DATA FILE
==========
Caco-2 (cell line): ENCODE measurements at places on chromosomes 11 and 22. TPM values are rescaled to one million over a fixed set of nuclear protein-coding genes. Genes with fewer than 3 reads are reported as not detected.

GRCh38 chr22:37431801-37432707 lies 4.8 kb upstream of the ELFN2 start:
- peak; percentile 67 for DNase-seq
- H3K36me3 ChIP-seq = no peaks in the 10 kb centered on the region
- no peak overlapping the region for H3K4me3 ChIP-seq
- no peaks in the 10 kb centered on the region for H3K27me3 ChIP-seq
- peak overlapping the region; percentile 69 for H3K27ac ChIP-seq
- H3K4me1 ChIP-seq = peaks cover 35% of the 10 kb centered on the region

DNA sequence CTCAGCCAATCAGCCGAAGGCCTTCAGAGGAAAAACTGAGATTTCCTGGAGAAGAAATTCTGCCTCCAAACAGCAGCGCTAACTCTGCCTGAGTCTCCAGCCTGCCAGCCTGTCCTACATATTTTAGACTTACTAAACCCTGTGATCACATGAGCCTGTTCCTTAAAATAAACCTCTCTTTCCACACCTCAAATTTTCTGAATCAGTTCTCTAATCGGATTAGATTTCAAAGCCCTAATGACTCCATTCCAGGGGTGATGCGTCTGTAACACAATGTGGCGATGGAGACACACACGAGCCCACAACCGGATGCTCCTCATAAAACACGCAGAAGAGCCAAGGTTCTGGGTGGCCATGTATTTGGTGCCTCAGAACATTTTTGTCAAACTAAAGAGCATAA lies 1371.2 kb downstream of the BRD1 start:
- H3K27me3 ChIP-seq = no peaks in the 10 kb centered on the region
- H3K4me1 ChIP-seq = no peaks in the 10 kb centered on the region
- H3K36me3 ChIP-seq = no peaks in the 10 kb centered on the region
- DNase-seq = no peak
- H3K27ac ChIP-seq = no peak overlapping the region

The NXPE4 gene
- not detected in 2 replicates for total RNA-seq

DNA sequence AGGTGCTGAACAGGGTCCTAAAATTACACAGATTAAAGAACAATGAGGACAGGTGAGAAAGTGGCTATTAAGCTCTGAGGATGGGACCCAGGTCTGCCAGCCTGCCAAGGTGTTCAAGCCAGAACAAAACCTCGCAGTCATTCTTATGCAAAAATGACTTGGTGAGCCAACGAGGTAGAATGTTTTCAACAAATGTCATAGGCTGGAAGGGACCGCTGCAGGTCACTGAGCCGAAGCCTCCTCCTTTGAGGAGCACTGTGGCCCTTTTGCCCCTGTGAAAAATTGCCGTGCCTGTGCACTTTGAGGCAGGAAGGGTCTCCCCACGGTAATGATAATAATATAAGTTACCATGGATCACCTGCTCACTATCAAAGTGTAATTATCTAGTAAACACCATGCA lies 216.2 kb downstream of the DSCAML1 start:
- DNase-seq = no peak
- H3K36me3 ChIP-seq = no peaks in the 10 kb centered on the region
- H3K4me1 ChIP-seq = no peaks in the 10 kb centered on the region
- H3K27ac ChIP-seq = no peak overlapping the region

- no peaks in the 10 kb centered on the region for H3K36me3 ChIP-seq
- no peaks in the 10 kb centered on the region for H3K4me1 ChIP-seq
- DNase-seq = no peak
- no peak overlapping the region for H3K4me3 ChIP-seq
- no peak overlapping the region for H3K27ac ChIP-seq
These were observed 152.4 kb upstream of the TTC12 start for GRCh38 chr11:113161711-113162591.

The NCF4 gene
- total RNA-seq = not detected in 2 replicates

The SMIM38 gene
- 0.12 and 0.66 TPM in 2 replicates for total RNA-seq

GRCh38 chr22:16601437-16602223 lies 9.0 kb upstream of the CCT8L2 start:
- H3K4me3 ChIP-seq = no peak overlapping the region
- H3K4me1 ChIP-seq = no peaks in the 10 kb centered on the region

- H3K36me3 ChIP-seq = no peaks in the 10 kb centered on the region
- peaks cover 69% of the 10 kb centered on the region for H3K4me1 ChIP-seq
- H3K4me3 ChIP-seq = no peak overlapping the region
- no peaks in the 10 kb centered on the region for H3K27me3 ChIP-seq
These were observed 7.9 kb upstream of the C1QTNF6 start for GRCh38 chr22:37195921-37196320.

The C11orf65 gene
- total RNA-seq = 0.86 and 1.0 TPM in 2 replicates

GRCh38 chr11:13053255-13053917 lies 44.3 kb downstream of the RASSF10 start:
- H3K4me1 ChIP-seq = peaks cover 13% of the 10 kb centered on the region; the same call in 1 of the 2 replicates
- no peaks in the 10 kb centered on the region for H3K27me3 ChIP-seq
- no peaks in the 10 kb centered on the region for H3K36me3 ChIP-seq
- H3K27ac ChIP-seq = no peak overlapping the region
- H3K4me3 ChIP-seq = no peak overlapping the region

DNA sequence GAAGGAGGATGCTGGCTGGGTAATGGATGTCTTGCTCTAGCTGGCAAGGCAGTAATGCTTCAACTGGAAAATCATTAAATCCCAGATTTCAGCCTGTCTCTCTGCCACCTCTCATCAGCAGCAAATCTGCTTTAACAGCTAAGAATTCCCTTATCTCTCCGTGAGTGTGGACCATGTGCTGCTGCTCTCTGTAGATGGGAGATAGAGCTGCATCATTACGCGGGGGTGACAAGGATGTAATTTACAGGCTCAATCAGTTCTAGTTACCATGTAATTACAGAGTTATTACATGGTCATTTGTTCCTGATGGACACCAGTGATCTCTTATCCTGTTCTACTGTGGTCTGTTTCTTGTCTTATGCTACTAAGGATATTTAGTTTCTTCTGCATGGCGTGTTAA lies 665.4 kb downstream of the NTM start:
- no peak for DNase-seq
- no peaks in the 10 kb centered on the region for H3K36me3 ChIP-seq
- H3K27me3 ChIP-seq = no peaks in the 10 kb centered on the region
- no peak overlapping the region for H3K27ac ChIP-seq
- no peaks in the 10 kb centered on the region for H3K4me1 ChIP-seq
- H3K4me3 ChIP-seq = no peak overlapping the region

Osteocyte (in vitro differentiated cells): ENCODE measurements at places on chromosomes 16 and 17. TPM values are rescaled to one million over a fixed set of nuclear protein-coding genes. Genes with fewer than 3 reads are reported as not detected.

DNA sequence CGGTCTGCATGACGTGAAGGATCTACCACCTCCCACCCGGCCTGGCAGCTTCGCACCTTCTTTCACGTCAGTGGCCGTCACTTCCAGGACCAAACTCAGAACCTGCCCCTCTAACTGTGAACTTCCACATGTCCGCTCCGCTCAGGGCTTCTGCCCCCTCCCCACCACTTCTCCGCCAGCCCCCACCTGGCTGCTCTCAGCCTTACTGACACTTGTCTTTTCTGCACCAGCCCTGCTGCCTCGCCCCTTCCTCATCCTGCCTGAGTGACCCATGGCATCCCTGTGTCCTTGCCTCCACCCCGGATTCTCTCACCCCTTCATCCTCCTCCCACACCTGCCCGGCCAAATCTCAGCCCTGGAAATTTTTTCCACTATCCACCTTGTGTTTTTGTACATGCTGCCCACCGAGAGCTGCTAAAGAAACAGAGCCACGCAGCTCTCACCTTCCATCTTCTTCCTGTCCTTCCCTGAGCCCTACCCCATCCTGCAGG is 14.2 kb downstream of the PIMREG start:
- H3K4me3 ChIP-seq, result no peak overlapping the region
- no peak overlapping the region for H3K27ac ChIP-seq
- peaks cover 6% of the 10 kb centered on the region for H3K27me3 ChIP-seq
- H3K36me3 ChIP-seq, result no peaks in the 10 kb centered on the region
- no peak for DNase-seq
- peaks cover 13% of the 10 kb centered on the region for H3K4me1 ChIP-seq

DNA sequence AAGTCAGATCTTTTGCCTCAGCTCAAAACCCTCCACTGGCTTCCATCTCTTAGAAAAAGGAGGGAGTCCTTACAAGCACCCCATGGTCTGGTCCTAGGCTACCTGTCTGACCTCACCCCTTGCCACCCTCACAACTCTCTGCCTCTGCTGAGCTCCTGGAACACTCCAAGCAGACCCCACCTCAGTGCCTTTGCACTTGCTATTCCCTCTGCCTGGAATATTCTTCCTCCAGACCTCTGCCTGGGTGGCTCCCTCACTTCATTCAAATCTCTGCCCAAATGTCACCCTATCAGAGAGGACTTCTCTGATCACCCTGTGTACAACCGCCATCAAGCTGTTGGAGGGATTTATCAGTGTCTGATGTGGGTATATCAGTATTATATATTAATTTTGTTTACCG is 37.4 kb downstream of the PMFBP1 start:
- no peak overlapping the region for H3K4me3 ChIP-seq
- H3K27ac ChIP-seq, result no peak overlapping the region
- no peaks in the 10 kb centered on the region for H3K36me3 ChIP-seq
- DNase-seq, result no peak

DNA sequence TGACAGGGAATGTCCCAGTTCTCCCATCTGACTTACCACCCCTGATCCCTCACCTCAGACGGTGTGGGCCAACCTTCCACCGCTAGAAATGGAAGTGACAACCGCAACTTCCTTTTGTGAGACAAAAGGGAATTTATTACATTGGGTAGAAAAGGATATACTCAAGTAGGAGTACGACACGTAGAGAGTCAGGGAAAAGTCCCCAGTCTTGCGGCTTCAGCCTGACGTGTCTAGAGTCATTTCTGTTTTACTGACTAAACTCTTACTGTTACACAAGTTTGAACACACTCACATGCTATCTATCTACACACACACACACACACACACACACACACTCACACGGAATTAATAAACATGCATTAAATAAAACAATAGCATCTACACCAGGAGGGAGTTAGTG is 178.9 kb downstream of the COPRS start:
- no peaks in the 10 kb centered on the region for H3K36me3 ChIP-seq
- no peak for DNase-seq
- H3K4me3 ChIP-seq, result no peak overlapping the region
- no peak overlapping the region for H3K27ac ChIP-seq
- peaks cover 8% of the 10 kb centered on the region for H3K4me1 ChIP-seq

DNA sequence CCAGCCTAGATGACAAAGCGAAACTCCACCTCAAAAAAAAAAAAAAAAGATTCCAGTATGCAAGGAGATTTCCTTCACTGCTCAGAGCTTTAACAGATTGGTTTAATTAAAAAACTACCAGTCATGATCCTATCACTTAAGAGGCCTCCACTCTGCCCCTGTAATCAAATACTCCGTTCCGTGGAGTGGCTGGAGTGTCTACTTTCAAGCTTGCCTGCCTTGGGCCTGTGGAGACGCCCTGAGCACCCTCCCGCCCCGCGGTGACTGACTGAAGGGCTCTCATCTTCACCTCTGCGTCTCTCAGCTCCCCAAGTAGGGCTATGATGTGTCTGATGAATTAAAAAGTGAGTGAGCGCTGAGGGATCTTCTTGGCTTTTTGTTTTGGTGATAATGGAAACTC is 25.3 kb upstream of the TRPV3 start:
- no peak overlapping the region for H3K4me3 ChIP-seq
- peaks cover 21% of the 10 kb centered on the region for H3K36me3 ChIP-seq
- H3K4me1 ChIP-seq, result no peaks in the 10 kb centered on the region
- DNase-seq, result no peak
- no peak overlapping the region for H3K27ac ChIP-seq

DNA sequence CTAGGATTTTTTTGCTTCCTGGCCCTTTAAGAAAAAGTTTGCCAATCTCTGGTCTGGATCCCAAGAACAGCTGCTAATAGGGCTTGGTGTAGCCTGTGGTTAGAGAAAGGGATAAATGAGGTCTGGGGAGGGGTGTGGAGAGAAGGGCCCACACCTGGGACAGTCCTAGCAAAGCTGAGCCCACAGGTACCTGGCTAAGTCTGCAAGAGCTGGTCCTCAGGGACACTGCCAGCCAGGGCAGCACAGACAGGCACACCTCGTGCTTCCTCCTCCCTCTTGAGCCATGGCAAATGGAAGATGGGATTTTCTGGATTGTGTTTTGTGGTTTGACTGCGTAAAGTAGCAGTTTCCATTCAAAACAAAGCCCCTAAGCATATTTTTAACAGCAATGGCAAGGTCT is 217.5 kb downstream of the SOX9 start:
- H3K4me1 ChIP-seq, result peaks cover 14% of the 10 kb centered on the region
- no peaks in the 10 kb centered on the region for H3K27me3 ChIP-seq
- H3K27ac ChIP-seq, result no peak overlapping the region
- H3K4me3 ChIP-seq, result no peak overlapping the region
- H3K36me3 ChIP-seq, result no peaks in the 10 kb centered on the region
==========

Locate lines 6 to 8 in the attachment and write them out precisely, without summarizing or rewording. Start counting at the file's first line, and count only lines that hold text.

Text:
- no peaks in the 10 kb centered on the region for H3K27me3 ChIP-seq
- peak overlapping the region; percentile 69 for H3K27ac ChIP-seq
- H3K4me1 ChIP-seq = peaks cover 35% of the 10 kb centered on the region